Even these simple scatter-plots present some very interesting insights. In Figure 1, the trend line suggests that the association between public expenditure on education as % of GDP and log of GDP per capita for 80 countries (involving both lower-middle income and upper-middle income countries) is positive. This evokes that countries with a higher public expenditure on education as % of GDP tend to be associated with a higher GDP per capita. It is interesting to see that all upper-middle income countries are well above the trend line; whereas, most of the lower-middle income countries are well below the trend line while some of them are just on the trend line. Bangladesh’s position is among the worst performing countries, as its public expenditure on education as % of GDP (around 2%) is much lower than those of all upper-middle income countries, and is even much lower than most of the lower-middle income countries. Similar pattern is observed, as depicted in Figure 2, in case of the association between public expenditure on health as % of GDP and the log of GDP per capita. Once again, Bangladesh appears to be among the worst performing countries with only 1.2% share of public expenditure on health in GDP. Interestingly, the positive association between health expenditure and GDP per capita (Figure 2) seems to be stronger than that of between education expenditure and GDP per capita (Figure 1), which is supported by empirical literature that health expenditure has a relatively more immediate positive effect than education expenditure on economic growth.

The aforementioned exercises suggest that Bangladesh has to improve social infrastructure significantly in her way towards a middle income country. There are two critical lessons for Bangladesh. First, the current allocations for education and health expenditure as % of GDP need to be almost doubled from their current meagre levels (China and Malaysia, depicted in Figures 1 and 2, are good examples). Second, the efficiency of the public expenditure on education and health in Bangladesh needs to be improved. There are some countries (both in categories of lower-middle income and upper-middle income) who have been able to achieve much higher levels of GDP per capita than that of Bangladesh even with similar proportions of education and health expenditures that Bangladesh has.

Published at the Thinking Aloud on 1 March 2016

Published at The Daily Star on 6 March 2016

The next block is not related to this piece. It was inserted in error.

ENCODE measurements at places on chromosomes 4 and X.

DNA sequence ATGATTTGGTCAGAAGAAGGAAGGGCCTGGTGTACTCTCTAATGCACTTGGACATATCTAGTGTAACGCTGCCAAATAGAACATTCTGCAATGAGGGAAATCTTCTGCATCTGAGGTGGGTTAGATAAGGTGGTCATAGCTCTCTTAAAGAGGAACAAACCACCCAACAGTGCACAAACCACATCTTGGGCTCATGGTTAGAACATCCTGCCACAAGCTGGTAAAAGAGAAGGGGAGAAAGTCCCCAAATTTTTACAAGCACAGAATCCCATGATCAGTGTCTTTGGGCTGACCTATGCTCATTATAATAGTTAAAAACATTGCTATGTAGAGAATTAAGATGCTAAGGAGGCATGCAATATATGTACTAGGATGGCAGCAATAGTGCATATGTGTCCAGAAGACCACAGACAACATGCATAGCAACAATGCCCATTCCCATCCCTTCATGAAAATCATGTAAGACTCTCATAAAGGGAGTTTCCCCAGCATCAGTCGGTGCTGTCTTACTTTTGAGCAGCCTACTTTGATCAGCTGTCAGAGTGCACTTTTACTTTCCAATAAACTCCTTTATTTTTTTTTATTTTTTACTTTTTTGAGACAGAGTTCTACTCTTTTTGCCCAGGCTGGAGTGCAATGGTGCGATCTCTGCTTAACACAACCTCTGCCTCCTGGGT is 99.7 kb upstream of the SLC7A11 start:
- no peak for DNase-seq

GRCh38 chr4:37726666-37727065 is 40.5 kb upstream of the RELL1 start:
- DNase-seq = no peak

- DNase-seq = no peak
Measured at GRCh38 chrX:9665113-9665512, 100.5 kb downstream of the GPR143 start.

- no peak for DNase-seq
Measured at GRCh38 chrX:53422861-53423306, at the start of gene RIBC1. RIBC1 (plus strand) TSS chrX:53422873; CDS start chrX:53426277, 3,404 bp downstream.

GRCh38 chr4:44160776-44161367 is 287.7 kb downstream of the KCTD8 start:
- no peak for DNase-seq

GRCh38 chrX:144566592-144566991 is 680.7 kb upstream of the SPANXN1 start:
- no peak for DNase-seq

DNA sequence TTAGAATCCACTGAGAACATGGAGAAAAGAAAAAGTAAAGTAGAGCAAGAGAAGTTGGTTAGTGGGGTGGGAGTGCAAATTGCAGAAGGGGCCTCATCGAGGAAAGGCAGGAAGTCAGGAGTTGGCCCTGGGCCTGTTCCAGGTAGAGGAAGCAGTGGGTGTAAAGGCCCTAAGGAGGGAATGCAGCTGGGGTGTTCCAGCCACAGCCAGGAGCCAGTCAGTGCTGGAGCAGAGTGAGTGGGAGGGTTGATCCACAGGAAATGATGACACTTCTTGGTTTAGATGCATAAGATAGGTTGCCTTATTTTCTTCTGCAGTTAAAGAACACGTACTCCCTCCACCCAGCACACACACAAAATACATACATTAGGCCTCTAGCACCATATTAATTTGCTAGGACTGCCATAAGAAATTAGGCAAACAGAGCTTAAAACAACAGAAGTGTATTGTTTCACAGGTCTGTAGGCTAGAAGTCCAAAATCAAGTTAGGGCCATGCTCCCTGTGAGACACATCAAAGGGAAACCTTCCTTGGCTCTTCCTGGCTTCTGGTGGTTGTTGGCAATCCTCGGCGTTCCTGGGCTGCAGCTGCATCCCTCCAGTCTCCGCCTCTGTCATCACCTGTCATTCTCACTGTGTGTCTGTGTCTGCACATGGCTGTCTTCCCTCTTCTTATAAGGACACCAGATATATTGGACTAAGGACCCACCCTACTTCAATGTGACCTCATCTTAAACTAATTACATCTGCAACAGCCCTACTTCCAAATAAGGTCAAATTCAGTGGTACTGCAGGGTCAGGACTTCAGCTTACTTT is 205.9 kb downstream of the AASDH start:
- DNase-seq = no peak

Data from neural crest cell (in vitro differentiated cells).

How does improvement in infrastructure affect economic growth?

Selim Raihan and Sunera Saba Khan

Infrastructure plays a decisive role in stimulating long-run economic growth. An increase in the level of infrastructure stock directly helps in reducing poverty and accelerating productivity. Infrastructure also contributes to the development process through the provision of intermediate consumption items for production as well as final consumption services for households. It contributes to growth through generating new jobs, creating cohesive spillover benefits and attracting further investments through crowding in effects. Empirical studies also corroborate the relationship between different infrastructural indicators and growth.

In the present article, we have constructed an Infrastructure Index to observe the growth-infrastructure nexuses from a broader perspective. With a view to observing nexus we have constructed the Infrastructure Index for 133 countries over the period between 1990 and 2012 using four indicators namely Electric Power Consumption (per kWh per capita), Energy Use (kg of oil equivalent per capita), Fixed Broad Internet Subscribers (per 100 people) and Mobile Cellular Subscriptions (per 100 people). The indicators are selected based on the availability of data and importance. We have obtained the data of these selected indicators from the World Development Indicators (WDI) of the World Bank. In order to assign weight to each indicator to construct the Infrastructure Index we have applied the Principal Component Analysis (PCA) method as it enables to derive the weight for each variable associated with each principal component and its associated variance explained. In doing so, firstly, we have used normalized values of variables followed by the extraction of factors. Secondly, the Eigen values of the factors, which help to determine the significance of principal components, have been used to determine the factors that will be retained. Thirdly, the variables have been assigned weights, which have been calculated by multiplying factor loadings of the principal components with their corresponding Eigen values. And, finally, the index has been constructed using those weights. The constructed Infrastructure Index ranges from 0 to 100 where 0 depicts the worst case and 100 depicts the perfect case. The PCA suggests that the weights for electric power, energy use, internet use, and mobile subscriptions were 29.9%, 37.6%, 16.3% and 16.2% respectively in 1990; 30.1%, 36.5%, 15.8% and 17.6% respectively in 2000; and 31.4%, 33.8%, 19.4% and 15.4% respectively in 2010.

Table 1

Table 2

Table 3